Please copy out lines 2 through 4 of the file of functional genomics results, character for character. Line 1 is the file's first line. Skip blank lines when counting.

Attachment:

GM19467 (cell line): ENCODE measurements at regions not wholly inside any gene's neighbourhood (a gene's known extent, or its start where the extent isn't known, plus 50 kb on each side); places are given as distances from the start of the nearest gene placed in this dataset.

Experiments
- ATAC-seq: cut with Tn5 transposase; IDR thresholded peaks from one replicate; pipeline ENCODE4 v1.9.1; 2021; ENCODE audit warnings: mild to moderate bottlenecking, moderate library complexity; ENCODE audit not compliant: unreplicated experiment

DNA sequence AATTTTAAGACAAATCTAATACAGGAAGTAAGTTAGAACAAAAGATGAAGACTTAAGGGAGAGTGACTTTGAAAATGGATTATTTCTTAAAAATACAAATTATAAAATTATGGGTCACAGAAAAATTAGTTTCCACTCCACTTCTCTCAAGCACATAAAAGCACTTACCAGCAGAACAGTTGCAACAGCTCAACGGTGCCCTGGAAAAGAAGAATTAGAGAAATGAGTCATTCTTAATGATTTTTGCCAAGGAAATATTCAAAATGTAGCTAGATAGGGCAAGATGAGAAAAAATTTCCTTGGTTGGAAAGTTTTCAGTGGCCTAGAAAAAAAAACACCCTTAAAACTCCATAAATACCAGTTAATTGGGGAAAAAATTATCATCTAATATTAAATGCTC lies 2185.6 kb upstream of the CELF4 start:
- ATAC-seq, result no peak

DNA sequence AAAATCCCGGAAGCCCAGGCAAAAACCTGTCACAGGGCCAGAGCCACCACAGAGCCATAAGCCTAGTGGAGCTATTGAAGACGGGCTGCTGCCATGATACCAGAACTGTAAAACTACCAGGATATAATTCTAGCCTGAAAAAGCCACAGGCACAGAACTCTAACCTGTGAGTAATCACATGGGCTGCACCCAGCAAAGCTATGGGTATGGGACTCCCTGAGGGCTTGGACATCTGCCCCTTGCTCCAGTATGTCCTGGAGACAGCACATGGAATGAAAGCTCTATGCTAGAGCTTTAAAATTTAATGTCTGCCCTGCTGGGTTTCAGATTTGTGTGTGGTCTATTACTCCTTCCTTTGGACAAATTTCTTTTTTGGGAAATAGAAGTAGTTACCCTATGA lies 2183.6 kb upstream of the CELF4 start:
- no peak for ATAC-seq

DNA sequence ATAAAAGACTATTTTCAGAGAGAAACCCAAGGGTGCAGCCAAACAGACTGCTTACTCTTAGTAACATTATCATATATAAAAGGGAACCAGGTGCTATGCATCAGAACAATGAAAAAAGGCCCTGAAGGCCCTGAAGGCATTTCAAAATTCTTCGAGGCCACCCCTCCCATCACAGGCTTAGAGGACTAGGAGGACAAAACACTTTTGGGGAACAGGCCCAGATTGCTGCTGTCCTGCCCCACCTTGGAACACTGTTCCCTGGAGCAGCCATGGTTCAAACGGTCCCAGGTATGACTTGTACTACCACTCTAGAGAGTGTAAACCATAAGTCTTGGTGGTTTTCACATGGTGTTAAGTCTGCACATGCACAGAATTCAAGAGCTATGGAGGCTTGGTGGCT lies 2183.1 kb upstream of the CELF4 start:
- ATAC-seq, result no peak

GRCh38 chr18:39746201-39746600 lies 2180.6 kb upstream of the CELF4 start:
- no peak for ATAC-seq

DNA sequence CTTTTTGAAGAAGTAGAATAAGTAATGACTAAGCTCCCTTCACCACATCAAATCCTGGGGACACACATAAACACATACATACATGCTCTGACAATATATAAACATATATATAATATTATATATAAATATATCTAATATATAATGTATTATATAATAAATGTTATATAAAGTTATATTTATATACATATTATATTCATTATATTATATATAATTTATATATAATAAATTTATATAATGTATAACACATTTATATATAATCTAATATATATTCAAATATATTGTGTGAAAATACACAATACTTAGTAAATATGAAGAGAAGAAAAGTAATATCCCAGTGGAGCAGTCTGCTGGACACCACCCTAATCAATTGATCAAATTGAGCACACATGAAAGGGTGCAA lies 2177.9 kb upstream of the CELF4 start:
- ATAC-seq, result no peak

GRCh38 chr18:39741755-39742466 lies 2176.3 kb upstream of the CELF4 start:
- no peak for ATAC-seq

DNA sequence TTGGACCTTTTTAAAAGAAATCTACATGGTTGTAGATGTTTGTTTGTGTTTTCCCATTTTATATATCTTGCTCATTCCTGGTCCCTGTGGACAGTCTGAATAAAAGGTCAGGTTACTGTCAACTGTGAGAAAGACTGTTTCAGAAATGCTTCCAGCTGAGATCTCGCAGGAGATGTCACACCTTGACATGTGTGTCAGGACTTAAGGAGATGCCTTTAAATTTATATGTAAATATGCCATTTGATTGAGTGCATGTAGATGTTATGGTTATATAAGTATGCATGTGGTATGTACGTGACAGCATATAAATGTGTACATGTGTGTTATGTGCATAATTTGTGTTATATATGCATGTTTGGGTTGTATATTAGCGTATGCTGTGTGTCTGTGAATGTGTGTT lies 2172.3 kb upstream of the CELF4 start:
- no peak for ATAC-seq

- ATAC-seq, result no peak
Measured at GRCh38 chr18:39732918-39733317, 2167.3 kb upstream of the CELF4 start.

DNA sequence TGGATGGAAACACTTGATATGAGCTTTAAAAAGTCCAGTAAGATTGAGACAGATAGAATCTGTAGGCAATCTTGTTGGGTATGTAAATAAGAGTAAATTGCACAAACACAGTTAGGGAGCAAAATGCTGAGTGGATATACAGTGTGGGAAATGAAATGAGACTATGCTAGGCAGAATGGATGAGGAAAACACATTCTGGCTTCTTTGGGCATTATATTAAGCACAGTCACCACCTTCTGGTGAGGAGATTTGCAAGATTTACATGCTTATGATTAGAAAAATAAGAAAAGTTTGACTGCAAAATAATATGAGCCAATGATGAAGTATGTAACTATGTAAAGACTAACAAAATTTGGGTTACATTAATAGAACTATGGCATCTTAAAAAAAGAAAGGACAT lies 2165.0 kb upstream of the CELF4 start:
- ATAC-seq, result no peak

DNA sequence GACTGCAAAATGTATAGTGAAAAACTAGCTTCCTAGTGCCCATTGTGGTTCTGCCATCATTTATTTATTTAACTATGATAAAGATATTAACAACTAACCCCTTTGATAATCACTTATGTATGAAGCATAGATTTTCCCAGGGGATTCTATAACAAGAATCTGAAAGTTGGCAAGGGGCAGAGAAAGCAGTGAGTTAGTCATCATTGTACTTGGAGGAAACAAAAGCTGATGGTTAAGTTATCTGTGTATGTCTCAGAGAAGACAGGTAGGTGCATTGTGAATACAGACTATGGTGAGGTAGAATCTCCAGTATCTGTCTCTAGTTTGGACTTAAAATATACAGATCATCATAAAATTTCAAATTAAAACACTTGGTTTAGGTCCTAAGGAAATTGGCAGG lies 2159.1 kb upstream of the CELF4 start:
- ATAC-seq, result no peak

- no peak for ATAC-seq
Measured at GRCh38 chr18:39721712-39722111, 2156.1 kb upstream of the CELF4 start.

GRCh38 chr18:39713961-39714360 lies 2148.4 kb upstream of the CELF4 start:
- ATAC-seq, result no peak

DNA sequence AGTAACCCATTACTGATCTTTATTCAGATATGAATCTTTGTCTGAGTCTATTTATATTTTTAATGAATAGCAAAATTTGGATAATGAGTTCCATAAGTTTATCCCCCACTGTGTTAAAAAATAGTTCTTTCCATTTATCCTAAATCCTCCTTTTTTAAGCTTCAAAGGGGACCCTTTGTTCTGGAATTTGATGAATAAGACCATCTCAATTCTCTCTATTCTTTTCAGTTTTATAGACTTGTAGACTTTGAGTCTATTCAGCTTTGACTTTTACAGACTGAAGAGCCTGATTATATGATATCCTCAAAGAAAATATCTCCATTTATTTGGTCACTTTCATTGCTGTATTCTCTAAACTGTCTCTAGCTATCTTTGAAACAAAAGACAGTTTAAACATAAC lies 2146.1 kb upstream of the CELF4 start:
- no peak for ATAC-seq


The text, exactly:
Experiments
- ATAC-seq: cut with Tn5 transposase; IDR thresholded peaks from one replicate; pipeline ENCODE4 v1.9.1; 2021; ENCODE audit warnings: mild to moderate bottlenecking, moderate library complexity; ENCODE audit not compliant: unreplicated experiment

DNA sequence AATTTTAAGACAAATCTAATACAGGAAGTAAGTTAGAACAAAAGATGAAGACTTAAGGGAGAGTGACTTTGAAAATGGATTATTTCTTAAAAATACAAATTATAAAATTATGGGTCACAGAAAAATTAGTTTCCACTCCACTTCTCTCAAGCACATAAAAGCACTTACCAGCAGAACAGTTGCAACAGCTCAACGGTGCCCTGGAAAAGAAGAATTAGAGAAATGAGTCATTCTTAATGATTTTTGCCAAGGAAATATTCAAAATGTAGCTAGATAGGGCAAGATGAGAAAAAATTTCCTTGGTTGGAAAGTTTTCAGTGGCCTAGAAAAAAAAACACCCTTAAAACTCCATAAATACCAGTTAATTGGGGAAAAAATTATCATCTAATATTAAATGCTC lies 2185.6 kb upstream of the CELF4 start: